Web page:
White may have hopes of capturing enough black pawns to make a difficult endgame, but he doesn't have time.

A likely continuation is 32.Rf8 Kxe7 33.Rxf7+ Kc6

click for larger view

If 34.Re7 Re2! (protects Pe6 and threatens Re1#) 35.Kf1 Nc3 36.Rxg7 e5! and white can't stop the pawn.

If 34.Rxg7 e5! 35.Re7 Ne3! (now if 36.Rxe5 Rc1+ 37.Kf2 Ng4+ forking K+R).

Jun-16-16  stst: The only threatening move is e3, others will only wait for White pawn promotion, thus 26.........e3
then there's a short and a long ending:
27.fxe3 Nxe3 and there's no defense to f1 & g2 both under the shoe of the N@e3 at the same time (strike by R)

(B) back-rank R defends at last resort:
27.Re1 e2
28.d7 (race) Rd2 (get close for exchange)
29.Rc8 (brute) Rd1 (race, return the color)
30.Rxd8+ Kh7
31.g3 (get breathing room) Rxe1+
32.Kg2 RxN
33.any e1=Q

and Black should prevail.

Jun-16-16  stst: The course in the game, in my opinion is, at least, not pretty. Very surprised a Russian GM got his own mate by 30.Rff7, leaving the obvious Rc1#.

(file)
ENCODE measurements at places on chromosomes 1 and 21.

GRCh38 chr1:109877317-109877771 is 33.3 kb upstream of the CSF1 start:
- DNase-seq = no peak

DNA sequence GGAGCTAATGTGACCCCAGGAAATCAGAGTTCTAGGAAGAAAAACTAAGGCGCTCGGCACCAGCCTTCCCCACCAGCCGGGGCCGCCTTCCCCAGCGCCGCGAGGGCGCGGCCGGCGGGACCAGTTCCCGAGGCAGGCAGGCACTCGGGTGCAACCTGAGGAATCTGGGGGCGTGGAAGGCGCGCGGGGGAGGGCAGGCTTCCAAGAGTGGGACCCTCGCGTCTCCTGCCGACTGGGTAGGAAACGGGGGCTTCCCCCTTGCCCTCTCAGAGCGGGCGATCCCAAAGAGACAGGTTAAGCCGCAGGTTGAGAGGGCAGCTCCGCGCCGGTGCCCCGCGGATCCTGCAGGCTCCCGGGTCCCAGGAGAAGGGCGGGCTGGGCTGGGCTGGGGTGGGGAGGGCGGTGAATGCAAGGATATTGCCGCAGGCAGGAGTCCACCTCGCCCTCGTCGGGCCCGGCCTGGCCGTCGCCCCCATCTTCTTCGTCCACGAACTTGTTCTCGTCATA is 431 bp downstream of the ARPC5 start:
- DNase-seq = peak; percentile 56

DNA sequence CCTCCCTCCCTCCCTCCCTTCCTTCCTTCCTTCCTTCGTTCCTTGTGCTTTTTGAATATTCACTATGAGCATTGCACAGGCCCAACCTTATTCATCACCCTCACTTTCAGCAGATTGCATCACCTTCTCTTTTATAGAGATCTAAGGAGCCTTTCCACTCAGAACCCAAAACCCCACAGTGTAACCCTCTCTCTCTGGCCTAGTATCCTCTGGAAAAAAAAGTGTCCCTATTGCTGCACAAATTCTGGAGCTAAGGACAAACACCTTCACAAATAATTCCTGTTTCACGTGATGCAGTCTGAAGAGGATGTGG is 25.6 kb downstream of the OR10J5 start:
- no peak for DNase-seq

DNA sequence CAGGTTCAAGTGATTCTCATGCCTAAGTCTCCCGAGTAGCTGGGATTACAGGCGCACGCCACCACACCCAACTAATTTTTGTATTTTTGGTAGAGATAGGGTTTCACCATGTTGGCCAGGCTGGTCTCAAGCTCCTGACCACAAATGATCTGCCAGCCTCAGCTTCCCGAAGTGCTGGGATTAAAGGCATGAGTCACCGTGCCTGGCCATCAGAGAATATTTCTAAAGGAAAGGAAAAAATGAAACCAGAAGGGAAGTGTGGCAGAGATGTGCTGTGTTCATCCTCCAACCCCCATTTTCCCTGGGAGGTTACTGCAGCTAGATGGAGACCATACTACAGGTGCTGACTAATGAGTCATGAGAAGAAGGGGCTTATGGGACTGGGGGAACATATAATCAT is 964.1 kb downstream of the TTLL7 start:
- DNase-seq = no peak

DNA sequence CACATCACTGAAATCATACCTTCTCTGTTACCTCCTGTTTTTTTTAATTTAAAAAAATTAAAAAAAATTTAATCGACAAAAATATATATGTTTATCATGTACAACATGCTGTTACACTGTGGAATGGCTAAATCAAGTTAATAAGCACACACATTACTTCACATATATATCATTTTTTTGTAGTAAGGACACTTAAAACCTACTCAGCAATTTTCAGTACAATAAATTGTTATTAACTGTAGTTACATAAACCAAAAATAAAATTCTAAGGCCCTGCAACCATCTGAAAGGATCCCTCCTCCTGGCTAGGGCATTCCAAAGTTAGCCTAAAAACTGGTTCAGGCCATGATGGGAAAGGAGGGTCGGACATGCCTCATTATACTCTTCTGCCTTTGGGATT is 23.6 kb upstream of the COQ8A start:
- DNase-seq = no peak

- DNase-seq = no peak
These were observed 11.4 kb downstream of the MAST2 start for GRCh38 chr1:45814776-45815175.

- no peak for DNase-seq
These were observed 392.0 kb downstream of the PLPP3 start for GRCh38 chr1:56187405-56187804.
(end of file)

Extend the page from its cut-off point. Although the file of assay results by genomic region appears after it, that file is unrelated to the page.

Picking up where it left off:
Jun-16-16  mworld: Rc1 is not mate after the forced Rf1 is maybe not so obvious.
Jun-16-16  morfishine: I've seen this one <26...e3>
Jun-16-16  tonsillolith: Anand is a one-trick pony. He thinks a pawn on e3 will solve everything: Kramnik vs Anand, 2008, etc.
Jun-16-16  YouRang: <mworld: Rc1 is not mate after the forced Rf1 is maybe not so obvious.>

True, but then black eats white's c & d pawns and remains up a N+P, which should be easily decisive.

Jun-16-16  King.Arthur.Brazil: I find the same movies for black, following white answers: (27.e3, 28.exf2+, 29.Nxf2, 30.Rc1+). But after: 30...Rf1 (forced), 31.Rxc5 then Rf-f7 (instead of Rxc5), 32.Rxc7 [if ... dxc7 33.Rd1+ Rf1 (forced) 34.Rxf1+ Kxf1 35.Nd6 and black win.] Rxc7 33.Rxd6! And black win a N and 2 P, this is: N+R x R final, which is not so easy to win. You must play carefully.
Jun-16-16  mworld: Yourang I believe that was the obvious conclusion that the "Russian" reached as well.